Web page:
In the course of time there was developed the "man-power" pumping engine with the rocking handle operated by two or more men, and mounted on a four-wheeled carriage drawn by men. This type of engine, which was improved upon from time to time, was used a great many years. A few pieces of this type are still in existence.

The next mechanical device of importance for use in fire extinction was the steam pumping engine, drawn by horses. Its advent marked considerable progress in fire fighting equipment and though the first of such engines was crude, yet the idea was developed to a point where the "steamer" possessed a high degree of efficiency. For years it served very capably in fire extinction.

The idea of using the gasoline engine to both transport fire apparatus and to furnish power for the pump was approached from two directions; one, from the use of the gasoline engine as a transporting power only and the other from its being used only to drive the pump.

About 1908 a pumping engine consisting of a piston pump driven by a four-cylinder gasoline engine was built. This was mounted on a vehicle drawn by horses. This "pioneer" apparatus proved the practicability of using the gasoline engine for furnishing power for a fire department pump.

To adapt the gasoline engine to performing the double duty of transporting the apparatus and of driving the pump was soon accomplished. From that time, eventual motorization of fire departments was a certainty. It was then a matter of improving upon the principle whose inherent practicability had been demonstrated. Efforts at increasing the efficiency of the early motorized pumping engines included a study of the various types of pumps in order to ascertain which one of the three types could best be adapted to use with the gasoline engine. The three types were: the piston pump, the rotary gear pump, and the centrifugal pump. The factors entering into the suitability of these types of pumps for gasoline engine drive are discussed elsewhere in this book.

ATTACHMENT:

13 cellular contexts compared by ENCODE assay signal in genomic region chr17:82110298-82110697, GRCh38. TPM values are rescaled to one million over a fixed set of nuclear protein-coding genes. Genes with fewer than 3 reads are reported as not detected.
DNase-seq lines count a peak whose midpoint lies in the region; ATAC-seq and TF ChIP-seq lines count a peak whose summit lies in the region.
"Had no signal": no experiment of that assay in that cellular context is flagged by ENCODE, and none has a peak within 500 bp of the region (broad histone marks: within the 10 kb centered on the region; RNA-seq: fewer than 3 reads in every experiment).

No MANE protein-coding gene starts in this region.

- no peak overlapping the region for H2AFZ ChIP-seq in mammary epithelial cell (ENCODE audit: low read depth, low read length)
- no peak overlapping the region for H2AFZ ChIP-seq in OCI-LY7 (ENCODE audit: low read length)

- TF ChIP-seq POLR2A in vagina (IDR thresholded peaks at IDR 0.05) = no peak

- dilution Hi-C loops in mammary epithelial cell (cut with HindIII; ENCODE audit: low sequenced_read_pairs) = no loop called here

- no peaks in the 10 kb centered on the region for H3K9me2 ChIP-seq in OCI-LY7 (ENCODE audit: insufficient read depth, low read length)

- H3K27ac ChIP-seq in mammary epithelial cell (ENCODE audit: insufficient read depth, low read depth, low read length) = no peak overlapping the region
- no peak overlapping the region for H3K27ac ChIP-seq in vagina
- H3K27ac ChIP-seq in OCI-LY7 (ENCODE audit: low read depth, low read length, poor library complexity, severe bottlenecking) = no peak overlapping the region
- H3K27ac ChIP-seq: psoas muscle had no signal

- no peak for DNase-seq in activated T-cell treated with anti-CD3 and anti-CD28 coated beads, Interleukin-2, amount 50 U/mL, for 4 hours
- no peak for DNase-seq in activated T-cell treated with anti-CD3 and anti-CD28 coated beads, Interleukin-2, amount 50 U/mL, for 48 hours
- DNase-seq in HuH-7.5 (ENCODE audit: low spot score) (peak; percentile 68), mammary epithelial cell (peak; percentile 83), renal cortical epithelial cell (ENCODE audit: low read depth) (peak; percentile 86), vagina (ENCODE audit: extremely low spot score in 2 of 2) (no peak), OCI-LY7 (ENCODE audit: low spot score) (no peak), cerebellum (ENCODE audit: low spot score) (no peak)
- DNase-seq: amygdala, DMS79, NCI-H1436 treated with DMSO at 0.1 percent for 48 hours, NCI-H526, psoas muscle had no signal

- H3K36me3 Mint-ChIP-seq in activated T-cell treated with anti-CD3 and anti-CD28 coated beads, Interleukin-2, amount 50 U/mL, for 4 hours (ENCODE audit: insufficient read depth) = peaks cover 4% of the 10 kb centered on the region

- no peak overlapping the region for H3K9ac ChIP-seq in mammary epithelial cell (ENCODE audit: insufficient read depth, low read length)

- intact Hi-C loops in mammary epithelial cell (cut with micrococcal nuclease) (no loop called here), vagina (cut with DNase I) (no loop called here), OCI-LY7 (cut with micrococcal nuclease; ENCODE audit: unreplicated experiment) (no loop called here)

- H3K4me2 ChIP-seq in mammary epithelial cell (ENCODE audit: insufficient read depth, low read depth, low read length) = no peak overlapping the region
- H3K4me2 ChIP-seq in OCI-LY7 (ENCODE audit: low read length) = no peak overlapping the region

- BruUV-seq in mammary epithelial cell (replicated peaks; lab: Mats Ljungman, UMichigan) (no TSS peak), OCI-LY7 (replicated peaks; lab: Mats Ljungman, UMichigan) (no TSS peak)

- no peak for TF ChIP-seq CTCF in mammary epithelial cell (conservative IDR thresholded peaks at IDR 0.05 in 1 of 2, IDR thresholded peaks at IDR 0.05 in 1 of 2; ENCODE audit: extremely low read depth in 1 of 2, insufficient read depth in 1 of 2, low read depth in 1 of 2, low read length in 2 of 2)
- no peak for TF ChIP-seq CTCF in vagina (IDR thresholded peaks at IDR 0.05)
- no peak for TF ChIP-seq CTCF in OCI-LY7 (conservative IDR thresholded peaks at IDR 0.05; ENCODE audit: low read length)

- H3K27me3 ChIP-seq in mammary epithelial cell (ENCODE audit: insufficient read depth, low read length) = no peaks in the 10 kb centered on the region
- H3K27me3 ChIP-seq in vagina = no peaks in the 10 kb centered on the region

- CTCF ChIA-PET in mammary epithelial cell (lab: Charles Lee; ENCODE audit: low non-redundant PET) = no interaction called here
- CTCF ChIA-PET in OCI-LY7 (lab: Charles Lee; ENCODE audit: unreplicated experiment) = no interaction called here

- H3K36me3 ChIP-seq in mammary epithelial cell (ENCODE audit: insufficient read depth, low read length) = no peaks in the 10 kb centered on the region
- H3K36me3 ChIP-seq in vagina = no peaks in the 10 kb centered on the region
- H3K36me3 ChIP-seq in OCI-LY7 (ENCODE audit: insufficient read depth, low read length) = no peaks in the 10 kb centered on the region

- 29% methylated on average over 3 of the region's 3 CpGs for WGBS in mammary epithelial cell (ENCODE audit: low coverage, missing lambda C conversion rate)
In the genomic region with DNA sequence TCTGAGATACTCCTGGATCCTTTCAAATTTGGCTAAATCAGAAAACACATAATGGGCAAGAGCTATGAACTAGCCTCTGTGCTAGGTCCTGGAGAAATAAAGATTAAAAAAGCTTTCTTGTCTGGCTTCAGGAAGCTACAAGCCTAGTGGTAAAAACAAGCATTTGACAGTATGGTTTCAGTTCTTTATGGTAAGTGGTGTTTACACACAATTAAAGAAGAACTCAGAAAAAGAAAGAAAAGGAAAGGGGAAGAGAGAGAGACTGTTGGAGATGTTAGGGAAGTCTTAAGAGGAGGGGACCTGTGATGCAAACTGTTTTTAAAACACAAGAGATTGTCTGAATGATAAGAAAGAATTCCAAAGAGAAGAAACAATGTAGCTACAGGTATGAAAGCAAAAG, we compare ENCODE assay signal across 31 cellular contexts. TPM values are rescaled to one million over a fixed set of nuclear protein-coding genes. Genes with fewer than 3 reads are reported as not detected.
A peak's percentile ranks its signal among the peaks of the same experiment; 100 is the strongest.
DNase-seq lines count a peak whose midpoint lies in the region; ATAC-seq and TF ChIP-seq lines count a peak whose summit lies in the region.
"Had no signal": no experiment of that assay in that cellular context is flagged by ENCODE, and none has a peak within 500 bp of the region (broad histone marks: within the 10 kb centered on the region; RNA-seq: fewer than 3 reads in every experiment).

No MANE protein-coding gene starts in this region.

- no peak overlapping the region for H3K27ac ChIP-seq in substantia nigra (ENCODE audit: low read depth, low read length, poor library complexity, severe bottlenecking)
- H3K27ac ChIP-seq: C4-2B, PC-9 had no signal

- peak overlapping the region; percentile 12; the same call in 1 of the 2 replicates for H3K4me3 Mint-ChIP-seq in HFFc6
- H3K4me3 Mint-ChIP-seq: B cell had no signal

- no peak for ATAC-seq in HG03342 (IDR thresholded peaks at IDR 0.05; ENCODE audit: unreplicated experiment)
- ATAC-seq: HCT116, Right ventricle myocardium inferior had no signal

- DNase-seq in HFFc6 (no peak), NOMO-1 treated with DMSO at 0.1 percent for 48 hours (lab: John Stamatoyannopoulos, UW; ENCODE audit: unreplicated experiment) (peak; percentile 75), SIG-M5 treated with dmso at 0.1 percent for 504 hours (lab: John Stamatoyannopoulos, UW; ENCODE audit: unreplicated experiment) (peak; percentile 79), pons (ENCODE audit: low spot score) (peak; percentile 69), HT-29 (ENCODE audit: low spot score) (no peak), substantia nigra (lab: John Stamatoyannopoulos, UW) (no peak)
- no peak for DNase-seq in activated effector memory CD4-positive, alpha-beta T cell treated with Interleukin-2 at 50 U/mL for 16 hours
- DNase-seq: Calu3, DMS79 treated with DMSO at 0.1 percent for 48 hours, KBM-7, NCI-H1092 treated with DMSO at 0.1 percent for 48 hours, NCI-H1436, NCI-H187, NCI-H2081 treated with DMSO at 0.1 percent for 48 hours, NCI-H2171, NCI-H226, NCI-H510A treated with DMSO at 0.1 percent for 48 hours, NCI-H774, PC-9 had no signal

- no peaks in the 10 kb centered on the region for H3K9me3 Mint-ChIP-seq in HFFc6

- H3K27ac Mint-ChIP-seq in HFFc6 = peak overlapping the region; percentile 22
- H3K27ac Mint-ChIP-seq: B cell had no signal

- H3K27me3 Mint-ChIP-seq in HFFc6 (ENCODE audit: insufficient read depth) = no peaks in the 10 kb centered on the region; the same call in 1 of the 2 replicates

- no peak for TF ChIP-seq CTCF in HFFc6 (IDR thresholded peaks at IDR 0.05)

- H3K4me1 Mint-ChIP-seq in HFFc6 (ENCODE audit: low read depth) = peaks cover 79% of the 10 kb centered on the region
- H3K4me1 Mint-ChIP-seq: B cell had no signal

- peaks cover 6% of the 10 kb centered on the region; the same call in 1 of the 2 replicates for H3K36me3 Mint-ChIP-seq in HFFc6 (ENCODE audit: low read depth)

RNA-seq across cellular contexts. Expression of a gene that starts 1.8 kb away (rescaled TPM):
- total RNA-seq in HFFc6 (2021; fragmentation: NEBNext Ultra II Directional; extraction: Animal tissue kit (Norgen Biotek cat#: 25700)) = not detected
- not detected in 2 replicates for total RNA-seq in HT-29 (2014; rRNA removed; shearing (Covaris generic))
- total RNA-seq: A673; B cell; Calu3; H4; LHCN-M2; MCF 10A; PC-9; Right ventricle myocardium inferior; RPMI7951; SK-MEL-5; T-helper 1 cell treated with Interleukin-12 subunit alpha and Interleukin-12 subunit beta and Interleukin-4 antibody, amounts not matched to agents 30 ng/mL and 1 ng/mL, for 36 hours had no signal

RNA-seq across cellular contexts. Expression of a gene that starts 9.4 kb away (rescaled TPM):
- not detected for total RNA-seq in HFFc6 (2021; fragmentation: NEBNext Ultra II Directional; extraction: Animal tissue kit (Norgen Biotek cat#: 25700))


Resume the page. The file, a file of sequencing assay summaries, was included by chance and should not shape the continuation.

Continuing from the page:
It has been a long step mechanically, as well as in terms of years, from the ancient bucket to the modern pumping engine. Who can say but that this transition is an accurate indication of the increased intelligence of the human family?

Reprinted From Seagrave Catalogue No. 5, ca. 1926

Jan 19, 2007

The tradition of bagpipes being played at fire department funerals in the United States goes back over one hundred and fifty years. When the Irish and Scottish immigrated to this country, they brought many of their traditions with them. One of these was the bagpipe, often played at Celtic weddings, funerals and dances.

It wasn't until the great potato famine and massive Irish immigration to the East Coast of the United States that the tradition of the pipes really took hold in fire departments. Factories and shops had signs reading "NINA" meaning No Irish Need Apply. The only jobs they could get were the ones no one else wanted -- jobs that were dirty, dangerous or both -- firefighters and police officers. It was not an uncommon event to have several firefighters killed at a working fire. The Irish firefighters funerals were typical of all Irish funerals-the pipes were played. It was somehow okay for a hardened firefighter to cry at the sound of pipes when his dignity would not let him weep for a fallen comrade.

Those who have been to funerals when bagpipes play know how haunting and mournful the sound of the pipes can be. Before too long, families and friends of non-Irish firefighters began asking for the piper to play for these fallen heroes. The pipes add a special air and dignity to the solemn occasion.